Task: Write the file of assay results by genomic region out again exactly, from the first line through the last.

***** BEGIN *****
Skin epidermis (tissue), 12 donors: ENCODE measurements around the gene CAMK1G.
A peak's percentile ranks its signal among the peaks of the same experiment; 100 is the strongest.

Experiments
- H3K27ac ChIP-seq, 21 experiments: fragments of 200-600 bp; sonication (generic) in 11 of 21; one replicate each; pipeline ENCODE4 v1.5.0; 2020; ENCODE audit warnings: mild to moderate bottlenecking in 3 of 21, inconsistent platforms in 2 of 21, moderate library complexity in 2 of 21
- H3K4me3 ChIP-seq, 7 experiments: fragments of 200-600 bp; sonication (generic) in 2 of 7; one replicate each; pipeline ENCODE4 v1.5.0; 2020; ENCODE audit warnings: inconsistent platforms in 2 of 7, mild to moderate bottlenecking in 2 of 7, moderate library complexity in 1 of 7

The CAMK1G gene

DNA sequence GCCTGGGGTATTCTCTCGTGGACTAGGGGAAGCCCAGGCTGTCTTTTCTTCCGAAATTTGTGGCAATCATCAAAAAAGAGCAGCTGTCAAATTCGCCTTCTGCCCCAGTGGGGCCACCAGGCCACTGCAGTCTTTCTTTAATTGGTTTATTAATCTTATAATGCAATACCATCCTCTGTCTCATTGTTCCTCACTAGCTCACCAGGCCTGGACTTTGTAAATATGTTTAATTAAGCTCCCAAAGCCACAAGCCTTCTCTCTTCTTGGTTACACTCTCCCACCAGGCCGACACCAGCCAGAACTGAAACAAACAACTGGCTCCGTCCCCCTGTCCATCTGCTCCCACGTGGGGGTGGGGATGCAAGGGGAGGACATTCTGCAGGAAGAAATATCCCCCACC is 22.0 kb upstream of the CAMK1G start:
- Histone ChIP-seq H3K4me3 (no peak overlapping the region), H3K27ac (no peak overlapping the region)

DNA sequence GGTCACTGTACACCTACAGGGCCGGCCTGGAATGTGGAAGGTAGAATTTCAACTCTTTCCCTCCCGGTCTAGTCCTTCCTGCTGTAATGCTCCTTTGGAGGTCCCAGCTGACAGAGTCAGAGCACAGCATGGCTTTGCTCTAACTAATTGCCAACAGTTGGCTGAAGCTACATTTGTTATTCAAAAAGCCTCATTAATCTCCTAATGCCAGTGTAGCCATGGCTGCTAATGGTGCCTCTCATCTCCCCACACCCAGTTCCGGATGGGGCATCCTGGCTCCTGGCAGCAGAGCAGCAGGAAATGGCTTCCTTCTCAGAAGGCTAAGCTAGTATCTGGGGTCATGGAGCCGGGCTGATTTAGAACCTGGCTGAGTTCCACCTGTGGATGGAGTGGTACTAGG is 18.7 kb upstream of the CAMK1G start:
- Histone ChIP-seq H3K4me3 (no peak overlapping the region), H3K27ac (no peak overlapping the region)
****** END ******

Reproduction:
Skin epidermis (tissue), 12 donors: ENCODE measurements around the gene CAMK1G.
A peak's percentile ranks its signal among the peaks of the same experiment; 100 is the strongest.

Experiments
- H3K27ac ChIP-seq, 21 experiments: fragments of 200-600 bp; sonication (generic) in 11 of 21; one replicate each; pipeline ENCODE4 v1.5.0; 2020; ENCODE audit warnings: mild to moderate bottlenecking in 3 of 21, inconsistent platforms in 2 of 21, moderate library complexity in 2 of 21
- H3K4me3 ChIP-seq, 7 experiments: fragments of 200-600 bp; sonication (generic) in 2 of 7; one replicate each; pipeline ENCODE4 v1.5.0; 2020; ENCODE audit warnings: inconsistent platforms in 2 of 7, mild to moderate bottlenecking in 2 of 7, moderate library complexity in 1 of 7

The CAMK1G gene

DNA sequence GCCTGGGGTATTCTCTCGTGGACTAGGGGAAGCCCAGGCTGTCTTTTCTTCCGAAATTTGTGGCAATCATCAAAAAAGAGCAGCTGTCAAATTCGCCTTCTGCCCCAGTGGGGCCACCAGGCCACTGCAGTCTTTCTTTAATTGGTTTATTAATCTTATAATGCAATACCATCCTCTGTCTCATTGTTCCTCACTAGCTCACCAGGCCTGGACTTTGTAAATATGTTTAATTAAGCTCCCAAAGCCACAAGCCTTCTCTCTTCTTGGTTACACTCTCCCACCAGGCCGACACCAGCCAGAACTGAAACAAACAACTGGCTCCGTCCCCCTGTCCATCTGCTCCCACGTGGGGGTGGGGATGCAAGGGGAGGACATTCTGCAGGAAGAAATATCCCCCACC is 22.0 kb upstream of the CAMK1G start:
- Histone ChIP-seq H3K4me3 (no peak overlapping the region), H3K27ac (no peak overlapping the region)

DNA sequence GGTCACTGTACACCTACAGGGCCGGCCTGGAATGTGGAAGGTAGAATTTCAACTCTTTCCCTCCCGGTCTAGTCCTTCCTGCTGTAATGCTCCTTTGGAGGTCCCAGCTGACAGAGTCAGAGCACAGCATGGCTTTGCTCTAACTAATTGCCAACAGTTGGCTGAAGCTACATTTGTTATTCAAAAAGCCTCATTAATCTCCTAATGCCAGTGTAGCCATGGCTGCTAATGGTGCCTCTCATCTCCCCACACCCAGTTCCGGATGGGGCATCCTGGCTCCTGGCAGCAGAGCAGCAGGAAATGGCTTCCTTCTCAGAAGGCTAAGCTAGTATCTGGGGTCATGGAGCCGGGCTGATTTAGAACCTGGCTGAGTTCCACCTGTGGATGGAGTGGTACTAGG is 18.7 kb upstream of the CAMK1G start:
- Histone ChIP-seq H3K4me3 (no peak overlapping the region), H3K27ac (no peak overlapping the region)